We hiked back toward the gatekeeper and the moving stick. In a number of places the canopy opens up, and we stopped to admire views way out into the Gulf of Thailand. These openings aren’t an accident, though. It seems every Tom-Dick-and Harry setting up the next backpacker house in Kep is carving out a chunk of the canopy, putting up elevated guestrooms, and marketing sea-views. It kind of bugs me that they call their places eco-lodges, as if recycling the timber into hotel flooring is a conservation project.
We made our way out of the forest and down the hill road leading back to the beach and a short line-up of crab-stands that forms the Kep restaurant district. We sat on the sea wall for a while, I drank a beer and the kids had Fanta and jackfruit. On our right was the fish market, and at the back the traps and nets were being unloaded and sorted in buckets. Women picked them over to purchase for the restaurants next door, and road-side vendors grilled fish, squid, and crabs. Puck leaned out over the sea wall to watch the back-of-market business, and got a few good salty blasts to the face. Then Yoshi tried it too. We were a sweaty, stinky group.
Before heading to smash and eat our share of crabs, we took a stroll down this mainstreet Kep. Again we passed the burnt-out concrete skeletons of once-fancy seaside villas. Behind garden walls and half-broken gates we could see in some yards the tarpaulins and corrugated metal of makeshift homes. A few families had even settled right in the frames of destroyed mansions—living like aristocrats except for plumbing, I thought. How long will it take to retrofit this place into something livable for the people today? The next lot was a grass clearing with an intensive volleyball match going on. It seemed to be the place where all of Kep’s young men were hanging out that evening. Puck pulled himself up on the fence to watch, and Ernest explained to his siblings the process of bumping, setting, and spiking the ball. A few boys put on theatrical expressions when I took their pictures. Then my boys said all the staring was making them feel awkward.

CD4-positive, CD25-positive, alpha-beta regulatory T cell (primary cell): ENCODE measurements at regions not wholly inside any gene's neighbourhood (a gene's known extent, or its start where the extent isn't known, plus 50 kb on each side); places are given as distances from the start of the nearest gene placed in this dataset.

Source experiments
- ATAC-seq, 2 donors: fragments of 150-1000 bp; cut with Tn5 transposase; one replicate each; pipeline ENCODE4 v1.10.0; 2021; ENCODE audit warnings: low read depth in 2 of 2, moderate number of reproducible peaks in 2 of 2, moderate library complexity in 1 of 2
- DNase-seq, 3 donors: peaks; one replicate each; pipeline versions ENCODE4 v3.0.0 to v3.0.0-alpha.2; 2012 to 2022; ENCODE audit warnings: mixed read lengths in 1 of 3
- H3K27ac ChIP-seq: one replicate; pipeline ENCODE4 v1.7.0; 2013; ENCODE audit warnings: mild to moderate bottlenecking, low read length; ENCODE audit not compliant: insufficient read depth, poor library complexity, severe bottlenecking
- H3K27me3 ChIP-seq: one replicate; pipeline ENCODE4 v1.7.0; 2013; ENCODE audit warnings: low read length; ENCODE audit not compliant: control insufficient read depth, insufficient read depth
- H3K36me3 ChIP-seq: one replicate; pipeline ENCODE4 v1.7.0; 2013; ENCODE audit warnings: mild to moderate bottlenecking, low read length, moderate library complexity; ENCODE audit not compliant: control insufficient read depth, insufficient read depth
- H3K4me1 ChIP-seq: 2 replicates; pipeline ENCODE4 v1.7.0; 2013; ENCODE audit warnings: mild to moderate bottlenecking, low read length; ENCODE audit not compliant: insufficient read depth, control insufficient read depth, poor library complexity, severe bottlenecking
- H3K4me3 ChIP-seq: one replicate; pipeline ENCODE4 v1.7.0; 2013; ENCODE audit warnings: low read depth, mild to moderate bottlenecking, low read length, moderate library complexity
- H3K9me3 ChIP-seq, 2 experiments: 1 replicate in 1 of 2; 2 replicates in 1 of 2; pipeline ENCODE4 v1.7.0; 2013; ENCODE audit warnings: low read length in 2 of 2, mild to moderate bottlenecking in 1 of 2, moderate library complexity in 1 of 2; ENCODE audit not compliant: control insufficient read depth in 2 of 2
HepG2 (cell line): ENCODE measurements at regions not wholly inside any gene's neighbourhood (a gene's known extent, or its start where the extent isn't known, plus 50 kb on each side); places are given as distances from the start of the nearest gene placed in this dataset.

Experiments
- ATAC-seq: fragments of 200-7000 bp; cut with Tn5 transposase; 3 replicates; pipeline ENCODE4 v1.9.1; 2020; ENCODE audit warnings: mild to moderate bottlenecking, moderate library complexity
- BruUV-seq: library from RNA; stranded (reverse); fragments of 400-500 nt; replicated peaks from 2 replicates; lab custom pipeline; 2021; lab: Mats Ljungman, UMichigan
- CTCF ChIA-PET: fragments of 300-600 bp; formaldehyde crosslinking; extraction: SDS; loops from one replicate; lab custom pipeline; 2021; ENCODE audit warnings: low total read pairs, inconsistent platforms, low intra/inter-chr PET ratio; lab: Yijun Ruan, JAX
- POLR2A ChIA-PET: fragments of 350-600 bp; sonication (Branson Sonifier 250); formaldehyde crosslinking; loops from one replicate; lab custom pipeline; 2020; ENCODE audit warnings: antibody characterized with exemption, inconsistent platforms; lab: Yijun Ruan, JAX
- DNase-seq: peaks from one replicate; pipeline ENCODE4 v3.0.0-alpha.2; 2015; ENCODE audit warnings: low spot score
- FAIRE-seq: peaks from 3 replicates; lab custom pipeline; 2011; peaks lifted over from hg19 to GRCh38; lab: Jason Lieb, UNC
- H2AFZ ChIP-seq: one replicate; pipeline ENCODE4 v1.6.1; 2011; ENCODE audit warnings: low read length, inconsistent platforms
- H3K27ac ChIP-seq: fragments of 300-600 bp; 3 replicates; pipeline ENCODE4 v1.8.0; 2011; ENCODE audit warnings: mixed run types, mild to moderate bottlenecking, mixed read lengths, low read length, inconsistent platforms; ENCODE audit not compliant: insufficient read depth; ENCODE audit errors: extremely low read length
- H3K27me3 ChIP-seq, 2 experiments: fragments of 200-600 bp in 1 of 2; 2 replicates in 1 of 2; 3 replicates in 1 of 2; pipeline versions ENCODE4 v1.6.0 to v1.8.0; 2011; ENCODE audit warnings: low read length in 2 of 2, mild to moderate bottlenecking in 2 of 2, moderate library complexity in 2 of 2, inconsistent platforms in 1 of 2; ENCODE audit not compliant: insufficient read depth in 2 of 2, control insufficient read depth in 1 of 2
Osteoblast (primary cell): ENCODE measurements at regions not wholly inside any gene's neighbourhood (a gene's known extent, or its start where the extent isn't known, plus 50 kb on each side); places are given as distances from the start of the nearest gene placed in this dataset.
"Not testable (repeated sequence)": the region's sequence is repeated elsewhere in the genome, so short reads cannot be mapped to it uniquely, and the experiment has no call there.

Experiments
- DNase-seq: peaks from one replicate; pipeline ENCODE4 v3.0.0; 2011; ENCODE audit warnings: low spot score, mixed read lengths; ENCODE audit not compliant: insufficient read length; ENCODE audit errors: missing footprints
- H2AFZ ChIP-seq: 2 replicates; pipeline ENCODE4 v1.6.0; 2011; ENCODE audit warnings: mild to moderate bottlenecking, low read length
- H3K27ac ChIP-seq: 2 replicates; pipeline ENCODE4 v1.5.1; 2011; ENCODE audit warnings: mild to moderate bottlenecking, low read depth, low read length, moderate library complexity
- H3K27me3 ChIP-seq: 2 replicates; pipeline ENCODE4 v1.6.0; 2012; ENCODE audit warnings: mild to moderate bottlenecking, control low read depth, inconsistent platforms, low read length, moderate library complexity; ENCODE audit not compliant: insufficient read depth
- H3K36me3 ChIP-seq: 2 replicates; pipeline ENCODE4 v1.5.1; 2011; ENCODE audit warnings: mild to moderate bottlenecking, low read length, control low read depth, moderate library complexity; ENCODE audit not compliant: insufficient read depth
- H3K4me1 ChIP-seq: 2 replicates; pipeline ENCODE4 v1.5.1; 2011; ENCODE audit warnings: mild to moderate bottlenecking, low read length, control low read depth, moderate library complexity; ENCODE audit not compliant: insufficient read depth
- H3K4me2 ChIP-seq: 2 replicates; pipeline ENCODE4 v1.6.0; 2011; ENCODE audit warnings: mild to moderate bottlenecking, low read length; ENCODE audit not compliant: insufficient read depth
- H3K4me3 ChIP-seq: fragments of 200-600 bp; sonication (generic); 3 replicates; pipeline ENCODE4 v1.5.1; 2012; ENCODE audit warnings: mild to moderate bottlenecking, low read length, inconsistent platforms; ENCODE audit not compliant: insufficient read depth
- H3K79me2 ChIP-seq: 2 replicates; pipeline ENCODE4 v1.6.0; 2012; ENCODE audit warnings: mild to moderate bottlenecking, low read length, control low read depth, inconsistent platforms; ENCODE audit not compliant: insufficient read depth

That evening we hammered and slurped crabs in a shack on the edge of the water. A few well-trained cats placed themselves beneath Tika’s and Puck’s chairs to catch the many droppings. It turned into a game. Then Tika spotted a few Khmer girls on the pebble beach behind the shack and joined them to collect seashells, which she brought me one by one for safekeeping, except for one, that contained an enormous black beetle.